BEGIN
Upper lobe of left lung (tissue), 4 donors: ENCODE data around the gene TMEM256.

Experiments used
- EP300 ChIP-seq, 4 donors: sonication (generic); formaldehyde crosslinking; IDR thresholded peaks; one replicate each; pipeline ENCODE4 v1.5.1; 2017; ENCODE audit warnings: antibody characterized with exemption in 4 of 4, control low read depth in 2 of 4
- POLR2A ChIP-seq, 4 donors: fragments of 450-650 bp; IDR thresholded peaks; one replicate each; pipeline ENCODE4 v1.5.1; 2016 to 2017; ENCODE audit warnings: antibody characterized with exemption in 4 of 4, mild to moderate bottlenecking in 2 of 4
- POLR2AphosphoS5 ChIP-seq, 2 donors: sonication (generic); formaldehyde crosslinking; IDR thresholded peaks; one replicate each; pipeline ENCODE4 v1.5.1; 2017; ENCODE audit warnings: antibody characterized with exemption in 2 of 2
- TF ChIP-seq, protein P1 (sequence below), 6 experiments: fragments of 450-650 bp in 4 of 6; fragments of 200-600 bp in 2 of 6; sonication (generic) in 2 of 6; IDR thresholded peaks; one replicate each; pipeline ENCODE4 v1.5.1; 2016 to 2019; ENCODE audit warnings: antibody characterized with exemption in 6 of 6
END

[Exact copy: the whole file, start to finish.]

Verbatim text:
Upper lobe of left lung (tissue), 4 donors: ENCODE data around the gene TMEM256.

Experiments used
- EP300 ChIP-seq, 4 donors: sonication (generic); formaldehyde crosslinking; IDR thresholded peaks; one replicate each; pipeline ENCODE4 v1.5.1; 2017; ENCODE audit warnings: antibody characterized with exemption in 4 of 4, control low read depth in 2 of 4
- POLR2A ChIP-seq, 4 donors: fragments of 450-650 bp; IDR thresholded peaks; one replicate each; pipeline ENCODE4 v1.5.1; 2016 to 2017; ENCODE audit warnings: antibody characterized with exemption in 4 of 4, mild to moderate bottlenecking in 2 of 4
- POLR2AphosphoS5 ChIP-seq, 2 donors: sonication (generic); formaldehyde crosslinking; IDR thresholded peaks; one replicate each; pipeline ENCODE4 v1.5.1; 2017; ENCODE audit warnings: antibody characterized with exemption in 2 of 2
- TF ChIP-seq, protein P1 (sequence below), 6 experiments: fragments of 450-650 bp in 4 of 6; fragments of 200-600 bp in 2 of 6; sonication (generic) in 2 of 6; IDR thresholded peaks; one replicate each; pipeline ENCODE4 v1.5.1; 2016 to 2019; ENCODE audit warnings: antibody characterized with exemption in 6 of 6